The Wild Workshop: The Ghost of a Brontëan Childhood in the Life of Dorothy Hewett

By | 1 February 2019


Courtesy of the Archive of Lesley Dougan.

Like any close human relationship, there are ambiguities and complexities in sisterly bonds. There is also, I think, a spooking inherent in the proximity (so close, me and yet not me) of sisterly connection. It is here that I need to declare that my mother, Lesley Dougan, is the sister, the endlessly staunch and patient collaborating partner and enabler of Hewett’s juvenilia (as well as some of her mature work); and her closest companion in those early years at Lambton Downs, and more, a close companion through all their years. Dark and fair, a duality that Hewett would play on in the imagery of her creative work, sensible and wild, a doctor and a poet, they have both written about the earliest staging of their lives. In the poem ‘The Valley of the Giants’ Hewett writes:

myself, my little sister
hand in hand
one dark one fair
like lost children 
out of a gothic tale

(Hewett, Selected 142)

In her essay ‘My Sister, Dorothy Hewett’, Lesley Dougan catalogues their early farm life. What emerges is their strength of sisterly and creative bonds, my mother’s sure and early knowledge that her sister is someone to be aided and encouraged, and to be strengthened in her needs as a young artist. The force of Dorothy’s will, their shared love and connection to Lambton Downs, and my mother’s loyalty, proved a potent early force. From very early on my mother perceived that poems just come to the young Hewett often when she is miles from paper and pen. It is my mother’s duty to remember lines, reciting them over and over again until they gain the house. Dougan writes:

she (Dorothy) would be quiet and withdrawn whilst the poem seemed to come to her and if we were away from the house I might be required to remember it or part of it so that it could be written down on our return home … I don’t remember feeling proud of her just that her writing was an integral part of her.1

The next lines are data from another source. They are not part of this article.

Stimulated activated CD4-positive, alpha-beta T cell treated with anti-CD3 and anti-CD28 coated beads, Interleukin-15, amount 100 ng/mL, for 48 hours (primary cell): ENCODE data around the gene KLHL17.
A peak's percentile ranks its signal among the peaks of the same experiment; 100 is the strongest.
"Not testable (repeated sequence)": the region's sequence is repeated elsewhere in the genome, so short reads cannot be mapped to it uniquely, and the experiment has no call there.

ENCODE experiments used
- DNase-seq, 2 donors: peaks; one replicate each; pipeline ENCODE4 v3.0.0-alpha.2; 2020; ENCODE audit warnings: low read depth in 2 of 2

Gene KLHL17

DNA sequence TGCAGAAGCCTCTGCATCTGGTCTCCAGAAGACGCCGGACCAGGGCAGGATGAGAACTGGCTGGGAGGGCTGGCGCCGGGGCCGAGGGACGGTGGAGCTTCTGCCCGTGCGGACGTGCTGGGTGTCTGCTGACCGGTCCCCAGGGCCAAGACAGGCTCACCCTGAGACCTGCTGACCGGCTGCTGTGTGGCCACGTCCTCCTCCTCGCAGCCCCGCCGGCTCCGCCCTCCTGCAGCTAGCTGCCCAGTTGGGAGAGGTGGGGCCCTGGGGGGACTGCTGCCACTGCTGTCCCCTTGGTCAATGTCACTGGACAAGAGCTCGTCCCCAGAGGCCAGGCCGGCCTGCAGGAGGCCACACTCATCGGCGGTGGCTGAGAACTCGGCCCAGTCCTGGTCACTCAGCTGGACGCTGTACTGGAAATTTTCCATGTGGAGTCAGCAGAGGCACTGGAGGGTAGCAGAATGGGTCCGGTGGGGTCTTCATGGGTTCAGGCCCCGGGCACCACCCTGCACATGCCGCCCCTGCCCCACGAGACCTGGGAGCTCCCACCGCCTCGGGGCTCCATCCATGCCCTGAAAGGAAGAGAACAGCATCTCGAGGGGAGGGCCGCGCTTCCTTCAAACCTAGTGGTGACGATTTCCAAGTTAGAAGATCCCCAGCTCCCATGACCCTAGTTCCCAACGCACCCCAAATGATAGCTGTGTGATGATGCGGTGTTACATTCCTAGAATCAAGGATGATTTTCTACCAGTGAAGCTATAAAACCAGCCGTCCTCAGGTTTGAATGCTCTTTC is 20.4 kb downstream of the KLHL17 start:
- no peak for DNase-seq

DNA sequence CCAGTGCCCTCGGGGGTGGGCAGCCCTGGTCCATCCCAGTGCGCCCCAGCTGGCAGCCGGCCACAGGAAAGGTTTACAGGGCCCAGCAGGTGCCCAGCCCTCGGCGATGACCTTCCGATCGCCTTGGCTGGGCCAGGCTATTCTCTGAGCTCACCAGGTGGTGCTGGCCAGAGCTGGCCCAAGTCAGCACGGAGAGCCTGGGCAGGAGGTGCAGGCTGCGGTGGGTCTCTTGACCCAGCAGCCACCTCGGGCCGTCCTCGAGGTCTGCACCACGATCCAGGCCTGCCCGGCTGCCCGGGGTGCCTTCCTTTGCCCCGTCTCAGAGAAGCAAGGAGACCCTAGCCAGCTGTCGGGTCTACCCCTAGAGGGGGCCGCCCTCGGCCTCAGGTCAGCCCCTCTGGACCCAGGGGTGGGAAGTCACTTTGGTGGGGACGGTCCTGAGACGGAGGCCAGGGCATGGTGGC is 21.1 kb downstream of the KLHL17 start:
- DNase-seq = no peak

The physical freedom of their shared early years is most apparent. This was not circumscribed by their ‘school of the air’ learning, which they managed to cram into a few hours each week. The rest of the time they were given freedom to roam within a half mile radius of the house which ‘included quite a large orchard and part of the creek…in those times before the depredations of excessive clearing and overstocking it was an extremely beautiful place … it cemented in both of us a life-long love of the country-side and, for Dorothy, the ability to revisit that landscape in her poetry and descriptive writing’ (29). In Lesley Dougan’s essay nothing, much like Wainwright’s To Walk Invisible, is sugar-coated. There is a full acknowledgement that Dorothy was not easy and was at times overbearing and bossy but that they remained the closest and dearest companions their whole lives together, and that my mother never really completely abandoned her role as enabler.

As we grew up our lives diverged. But whenever we met, it was as if we had never been parted. Children and partners realized that this was going to entail night-long conversations and their neglect. Looking back, they were fore-bearing. Dorothy was not good-humoured, and could be overbearing and difficult, but her generosity and loving heart made her easy to forgive. As well, she simply had a quality of charm that made me and many others want to be with her (31).